I’ve always considered this blog a safe place to share even the most embarrassing stories/insights/confessions, and today I’d like to share a noteworthy and useful discovery that is shrouded in a fairly thick layer of moral ambiguity. [takes deep breath] OK, here goes…
SO I WAS AT URBAN OUTFITTERS YESTERDAY (Am I yelling? Sometimes I speak loudly when I’m uncomfortable…), where Mrs. You Hear That and I were killing exactly 10 minutes before heading to an appointment at another establishment in the same mall. This was my first trip to Urban Outfitters. I found that Urban Outfitters makes me uneasy in the same way that places like Hot Topic do/did, in that there’s something a little suspect about a national chain providing all the tools necessary to adopt a specific identity that’s constantly on the downswing of the hipness curve. I’m sure this happens in other circumstances, and I’m sure plenty of good people (many of whom are about a decade younger than I am) buy things at UO. Nonetheless, an irksome feeling persisted throughout those 10 minutes, even as I flipped through their smallish collection of new vinyl, which contained several volumes I either own or want.
Though I typically lose control of any shred of frugality around records, I knew these were off limits for three main reasons. 1. The size of the selection leads me to believe that each item was chosen in a very specific and very creepy way; 2. Supporting local record stores is tremendously important to me; and 3. They were overpriced. After leaving the vinyl section empty-handed, I found myself at a sale rack that contained a neat coffee table book about rock stars and their instruments (Jeff Tweedy’s contribution was so terse and disinterested that I couldn’t help but chuckle. Don’t ever change, Jeff.), upon which a dozen or so records were leaning.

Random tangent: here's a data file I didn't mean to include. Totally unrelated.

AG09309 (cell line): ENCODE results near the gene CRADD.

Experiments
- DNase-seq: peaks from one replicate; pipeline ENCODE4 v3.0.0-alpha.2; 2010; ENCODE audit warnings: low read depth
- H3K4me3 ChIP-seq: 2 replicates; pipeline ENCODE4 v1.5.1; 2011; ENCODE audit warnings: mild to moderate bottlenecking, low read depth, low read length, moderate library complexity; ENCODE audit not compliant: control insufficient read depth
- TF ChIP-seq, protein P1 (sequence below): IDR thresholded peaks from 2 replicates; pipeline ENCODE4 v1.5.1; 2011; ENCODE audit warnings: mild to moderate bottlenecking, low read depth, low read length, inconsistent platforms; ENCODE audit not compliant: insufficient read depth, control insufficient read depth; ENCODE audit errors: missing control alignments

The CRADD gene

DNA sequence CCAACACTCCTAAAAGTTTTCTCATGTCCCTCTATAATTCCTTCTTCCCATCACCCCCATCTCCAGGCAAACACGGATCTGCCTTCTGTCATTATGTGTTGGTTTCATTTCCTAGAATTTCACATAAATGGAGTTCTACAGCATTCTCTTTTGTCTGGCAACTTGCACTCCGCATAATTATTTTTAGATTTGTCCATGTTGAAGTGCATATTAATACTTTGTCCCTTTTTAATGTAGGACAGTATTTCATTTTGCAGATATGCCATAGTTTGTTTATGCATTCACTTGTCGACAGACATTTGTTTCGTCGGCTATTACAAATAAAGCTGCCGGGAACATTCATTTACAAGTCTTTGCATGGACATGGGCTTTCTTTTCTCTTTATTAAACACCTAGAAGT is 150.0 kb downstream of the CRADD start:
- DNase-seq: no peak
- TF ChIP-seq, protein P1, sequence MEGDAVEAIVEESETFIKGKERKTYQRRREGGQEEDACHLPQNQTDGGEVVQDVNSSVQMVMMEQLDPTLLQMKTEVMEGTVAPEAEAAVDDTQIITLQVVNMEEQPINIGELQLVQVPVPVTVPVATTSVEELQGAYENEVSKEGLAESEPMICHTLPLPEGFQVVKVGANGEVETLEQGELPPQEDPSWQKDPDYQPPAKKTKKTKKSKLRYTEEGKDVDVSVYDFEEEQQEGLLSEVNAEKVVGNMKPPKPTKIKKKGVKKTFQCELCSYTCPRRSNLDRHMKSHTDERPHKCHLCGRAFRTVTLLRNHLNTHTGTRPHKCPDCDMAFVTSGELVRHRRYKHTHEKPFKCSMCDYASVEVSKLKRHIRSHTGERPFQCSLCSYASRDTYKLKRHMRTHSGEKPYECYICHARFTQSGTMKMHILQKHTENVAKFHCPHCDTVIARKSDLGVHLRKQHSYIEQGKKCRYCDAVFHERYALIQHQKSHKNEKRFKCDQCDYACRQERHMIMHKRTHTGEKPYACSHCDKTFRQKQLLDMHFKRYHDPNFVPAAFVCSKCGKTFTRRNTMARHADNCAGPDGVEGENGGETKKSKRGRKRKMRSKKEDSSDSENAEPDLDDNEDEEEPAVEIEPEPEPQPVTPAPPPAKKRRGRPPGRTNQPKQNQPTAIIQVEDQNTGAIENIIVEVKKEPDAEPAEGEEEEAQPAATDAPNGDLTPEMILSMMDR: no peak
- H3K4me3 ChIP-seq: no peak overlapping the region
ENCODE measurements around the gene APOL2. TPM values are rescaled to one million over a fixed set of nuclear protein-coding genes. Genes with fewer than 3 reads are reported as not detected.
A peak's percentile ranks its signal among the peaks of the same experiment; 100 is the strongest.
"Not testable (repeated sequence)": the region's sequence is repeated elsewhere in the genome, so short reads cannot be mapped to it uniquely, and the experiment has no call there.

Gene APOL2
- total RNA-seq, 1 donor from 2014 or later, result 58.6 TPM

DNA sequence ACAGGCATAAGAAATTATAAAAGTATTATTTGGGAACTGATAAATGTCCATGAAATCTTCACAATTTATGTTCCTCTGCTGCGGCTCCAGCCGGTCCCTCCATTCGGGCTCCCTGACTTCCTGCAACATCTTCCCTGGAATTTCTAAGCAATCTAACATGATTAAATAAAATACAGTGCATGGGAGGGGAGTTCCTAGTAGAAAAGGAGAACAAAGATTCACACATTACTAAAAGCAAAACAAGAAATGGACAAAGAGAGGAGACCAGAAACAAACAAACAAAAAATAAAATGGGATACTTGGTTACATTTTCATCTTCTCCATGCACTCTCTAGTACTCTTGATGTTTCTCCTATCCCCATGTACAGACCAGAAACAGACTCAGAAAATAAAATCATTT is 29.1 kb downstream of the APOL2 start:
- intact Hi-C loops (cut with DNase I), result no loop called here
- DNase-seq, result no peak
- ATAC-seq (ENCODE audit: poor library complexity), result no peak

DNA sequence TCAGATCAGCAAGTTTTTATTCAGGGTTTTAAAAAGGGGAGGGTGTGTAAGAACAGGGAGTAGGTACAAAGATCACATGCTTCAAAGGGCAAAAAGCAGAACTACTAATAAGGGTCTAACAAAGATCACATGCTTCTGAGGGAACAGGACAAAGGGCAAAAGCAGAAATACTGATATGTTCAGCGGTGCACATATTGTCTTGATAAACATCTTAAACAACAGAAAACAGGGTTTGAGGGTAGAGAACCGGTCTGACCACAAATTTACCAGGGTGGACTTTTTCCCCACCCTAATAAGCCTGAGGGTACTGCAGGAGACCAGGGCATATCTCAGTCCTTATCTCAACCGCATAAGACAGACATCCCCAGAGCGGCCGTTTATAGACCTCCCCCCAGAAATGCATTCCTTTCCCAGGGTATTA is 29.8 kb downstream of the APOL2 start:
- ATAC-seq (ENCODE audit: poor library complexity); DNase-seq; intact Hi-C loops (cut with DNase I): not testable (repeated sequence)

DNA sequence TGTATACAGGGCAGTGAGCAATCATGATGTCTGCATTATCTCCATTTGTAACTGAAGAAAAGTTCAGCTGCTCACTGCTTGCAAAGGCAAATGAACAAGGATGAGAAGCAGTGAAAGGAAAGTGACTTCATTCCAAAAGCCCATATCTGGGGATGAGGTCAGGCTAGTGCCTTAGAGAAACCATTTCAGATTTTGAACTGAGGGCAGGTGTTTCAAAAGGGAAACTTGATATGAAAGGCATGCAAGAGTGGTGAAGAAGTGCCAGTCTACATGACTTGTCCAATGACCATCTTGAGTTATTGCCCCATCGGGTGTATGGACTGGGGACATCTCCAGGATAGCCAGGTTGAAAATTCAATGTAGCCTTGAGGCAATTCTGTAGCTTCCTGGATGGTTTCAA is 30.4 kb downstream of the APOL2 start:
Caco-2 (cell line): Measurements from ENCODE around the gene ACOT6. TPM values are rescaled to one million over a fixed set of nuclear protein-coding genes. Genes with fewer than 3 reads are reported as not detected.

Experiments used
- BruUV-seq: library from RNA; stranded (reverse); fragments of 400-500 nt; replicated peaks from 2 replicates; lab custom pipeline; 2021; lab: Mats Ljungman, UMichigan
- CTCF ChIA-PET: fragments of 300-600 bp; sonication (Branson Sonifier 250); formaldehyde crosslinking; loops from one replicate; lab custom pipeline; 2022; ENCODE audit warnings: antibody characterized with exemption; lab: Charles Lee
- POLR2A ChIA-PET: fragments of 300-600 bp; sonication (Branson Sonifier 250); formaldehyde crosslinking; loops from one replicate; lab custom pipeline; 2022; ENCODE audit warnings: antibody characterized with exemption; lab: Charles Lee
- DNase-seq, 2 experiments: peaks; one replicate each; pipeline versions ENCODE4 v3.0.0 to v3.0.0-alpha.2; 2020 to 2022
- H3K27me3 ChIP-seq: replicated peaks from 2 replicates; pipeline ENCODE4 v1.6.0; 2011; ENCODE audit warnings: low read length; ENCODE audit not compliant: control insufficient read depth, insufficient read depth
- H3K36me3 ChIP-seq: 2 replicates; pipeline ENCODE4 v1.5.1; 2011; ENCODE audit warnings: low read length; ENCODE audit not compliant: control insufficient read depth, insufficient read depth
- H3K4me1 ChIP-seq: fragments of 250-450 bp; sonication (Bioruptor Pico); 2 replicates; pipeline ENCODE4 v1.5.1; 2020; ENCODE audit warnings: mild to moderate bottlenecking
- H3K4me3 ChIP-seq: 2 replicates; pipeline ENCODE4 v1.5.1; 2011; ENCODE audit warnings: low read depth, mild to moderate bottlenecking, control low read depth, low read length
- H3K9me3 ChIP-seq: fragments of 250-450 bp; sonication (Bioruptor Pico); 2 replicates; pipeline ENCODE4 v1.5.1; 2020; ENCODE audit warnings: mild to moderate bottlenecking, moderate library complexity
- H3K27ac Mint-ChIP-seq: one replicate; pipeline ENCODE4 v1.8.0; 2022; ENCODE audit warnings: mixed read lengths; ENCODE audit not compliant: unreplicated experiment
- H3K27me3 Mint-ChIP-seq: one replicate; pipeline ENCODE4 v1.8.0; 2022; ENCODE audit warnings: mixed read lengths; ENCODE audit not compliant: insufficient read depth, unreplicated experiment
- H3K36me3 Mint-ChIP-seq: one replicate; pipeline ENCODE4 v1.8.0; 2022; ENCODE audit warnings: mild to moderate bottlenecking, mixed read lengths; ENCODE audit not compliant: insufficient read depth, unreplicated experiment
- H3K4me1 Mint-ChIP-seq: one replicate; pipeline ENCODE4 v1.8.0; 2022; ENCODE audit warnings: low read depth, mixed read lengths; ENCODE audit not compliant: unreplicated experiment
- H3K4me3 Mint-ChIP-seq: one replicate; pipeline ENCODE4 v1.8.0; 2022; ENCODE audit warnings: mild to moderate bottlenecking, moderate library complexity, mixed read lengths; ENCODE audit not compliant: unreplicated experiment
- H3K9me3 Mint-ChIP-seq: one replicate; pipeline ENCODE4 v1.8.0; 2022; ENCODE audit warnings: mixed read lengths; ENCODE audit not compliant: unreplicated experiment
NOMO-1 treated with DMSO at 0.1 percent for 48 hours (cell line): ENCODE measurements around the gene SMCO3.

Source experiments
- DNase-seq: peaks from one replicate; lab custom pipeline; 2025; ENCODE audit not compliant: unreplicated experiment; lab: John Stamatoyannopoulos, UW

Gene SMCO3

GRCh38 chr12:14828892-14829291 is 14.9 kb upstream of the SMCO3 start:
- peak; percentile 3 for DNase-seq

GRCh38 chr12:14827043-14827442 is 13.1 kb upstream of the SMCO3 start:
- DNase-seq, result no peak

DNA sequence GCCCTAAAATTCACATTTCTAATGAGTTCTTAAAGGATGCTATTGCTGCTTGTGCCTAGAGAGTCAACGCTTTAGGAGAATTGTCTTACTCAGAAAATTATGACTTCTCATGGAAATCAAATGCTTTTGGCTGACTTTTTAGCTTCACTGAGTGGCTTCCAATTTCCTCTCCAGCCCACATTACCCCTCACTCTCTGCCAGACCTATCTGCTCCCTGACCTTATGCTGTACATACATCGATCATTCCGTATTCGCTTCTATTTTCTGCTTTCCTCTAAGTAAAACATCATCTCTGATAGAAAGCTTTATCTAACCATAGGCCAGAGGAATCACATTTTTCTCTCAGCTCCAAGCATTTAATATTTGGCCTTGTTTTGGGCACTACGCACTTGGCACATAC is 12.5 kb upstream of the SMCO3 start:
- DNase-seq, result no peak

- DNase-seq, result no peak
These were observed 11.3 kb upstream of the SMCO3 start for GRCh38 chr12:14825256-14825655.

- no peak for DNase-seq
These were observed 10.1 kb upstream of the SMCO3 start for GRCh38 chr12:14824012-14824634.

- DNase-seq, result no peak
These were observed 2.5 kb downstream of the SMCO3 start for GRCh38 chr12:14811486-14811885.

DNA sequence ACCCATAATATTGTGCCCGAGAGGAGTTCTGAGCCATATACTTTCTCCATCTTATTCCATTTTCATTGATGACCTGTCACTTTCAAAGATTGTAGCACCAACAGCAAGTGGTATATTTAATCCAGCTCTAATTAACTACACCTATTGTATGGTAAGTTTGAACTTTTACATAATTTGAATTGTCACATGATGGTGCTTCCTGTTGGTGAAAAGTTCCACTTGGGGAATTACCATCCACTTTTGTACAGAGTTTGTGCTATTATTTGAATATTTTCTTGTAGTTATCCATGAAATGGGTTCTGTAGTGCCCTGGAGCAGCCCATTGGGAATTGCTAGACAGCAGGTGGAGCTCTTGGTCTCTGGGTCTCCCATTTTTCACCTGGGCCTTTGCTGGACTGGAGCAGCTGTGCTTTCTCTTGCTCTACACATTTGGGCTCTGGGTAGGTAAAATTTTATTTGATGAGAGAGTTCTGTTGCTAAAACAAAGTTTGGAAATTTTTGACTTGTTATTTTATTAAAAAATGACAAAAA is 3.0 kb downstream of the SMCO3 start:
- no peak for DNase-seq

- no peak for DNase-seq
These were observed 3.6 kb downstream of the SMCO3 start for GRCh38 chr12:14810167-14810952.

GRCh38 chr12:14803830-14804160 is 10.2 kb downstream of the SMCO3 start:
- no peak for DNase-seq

What do we have here? New vinyl for… $9.99 A POP?!? Including EMA’s Past Life Martyred Saints? WTF?!? Past Life Martyred Saints is an incredibly interesting and rewarding album (I have Pitchfork Editor-in-Chief Mark Richardson’s enthusiasm to thank for my first listening to it) and $10 bucks is a ridiculous price for a new copy on vinyl. If you collect vinyl and live near an Urban Outfitters, do yourself a favor and stop by the sale rack. Don’t think of it as patronizing a national chain, think of it as exploiting a loophole in the algorithm a national chain uses to profit off young people’s desire to be cool.
Whether you’re a vinyl person or not, I invite you to preview “California” from Past Life Martyred Saints below and click here to buy the album electronically from the current market leader in moral ambiguity.
EMA — “California” [Spotify/iTunes]
2 thoughts on “EMA”
wow, that is as spot-on a take on urban outfitters as I’ve ever seen.
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